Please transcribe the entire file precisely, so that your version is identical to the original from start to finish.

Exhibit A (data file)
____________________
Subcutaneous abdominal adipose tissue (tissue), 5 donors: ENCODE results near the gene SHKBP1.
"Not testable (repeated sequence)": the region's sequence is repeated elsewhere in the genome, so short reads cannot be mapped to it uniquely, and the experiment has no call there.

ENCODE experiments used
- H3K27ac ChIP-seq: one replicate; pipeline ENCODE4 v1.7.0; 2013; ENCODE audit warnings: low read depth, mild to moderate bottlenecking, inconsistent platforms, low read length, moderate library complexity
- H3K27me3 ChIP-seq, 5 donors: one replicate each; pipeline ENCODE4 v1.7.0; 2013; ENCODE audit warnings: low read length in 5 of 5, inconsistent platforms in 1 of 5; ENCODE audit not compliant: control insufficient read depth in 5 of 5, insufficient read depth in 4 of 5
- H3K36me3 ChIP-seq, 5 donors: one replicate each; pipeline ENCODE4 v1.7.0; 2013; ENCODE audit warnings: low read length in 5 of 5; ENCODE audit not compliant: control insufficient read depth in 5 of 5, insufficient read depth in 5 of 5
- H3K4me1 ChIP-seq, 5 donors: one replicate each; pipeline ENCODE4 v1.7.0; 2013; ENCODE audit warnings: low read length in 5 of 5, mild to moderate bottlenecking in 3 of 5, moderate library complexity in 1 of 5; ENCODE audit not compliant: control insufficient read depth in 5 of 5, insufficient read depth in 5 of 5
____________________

Subcutaneous abdominal adipose tissue (tissue), 5 donors: ENCODE results near the gene SHKBP1.
"Not testable (repeated sequence)": the region's sequence is repeated elsewhere in the genome, so short reads cannot be mapped to it uniquely, and the experiment has no call there.

ENCODE experiments used
- H3K27ac ChIP-seq: one replicate; pipeline ENCODE4 v1.7.0; 2013; ENCODE audit warnings: low read depth, mild to moderate bottlenecking, inconsistent platforms, low read length, moderate library complexity
- H3K27me3 ChIP-seq, 5 donors: one replicate each; pipeline ENCODE4 v1.7.0; 2013; ENCODE audit warnings: low read length in 5 of 5, inconsistent platforms in 1 of 5; ENCODE audit not compliant: control insufficient read depth in 5 of 5, insufficient read depth in 4 of 5
- H3K36me3 ChIP-seq, 5 donors: one replicate each; pipeline ENCODE4 v1.7.0; 2013; ENCODE audit warnings: low read length in 5 of 5; ENCODE audit not compliant: control insufficient read depth in 5 of 5, insufficient read depth in 5 of 5
- H3K4me1 ChIP-seq, 5 donors: one replicate each; pipeline ENCODE4 v1.7.0; 2013; ENCODE audit warnings: low read length in 5 of 5, mild to moderate bottlenecking in 3 of 5, moderate library complexity in 1 of 5; ENCODE audit not compliant: control insufficient read depth in 5 of 5, insufficient read depth in 5 of 5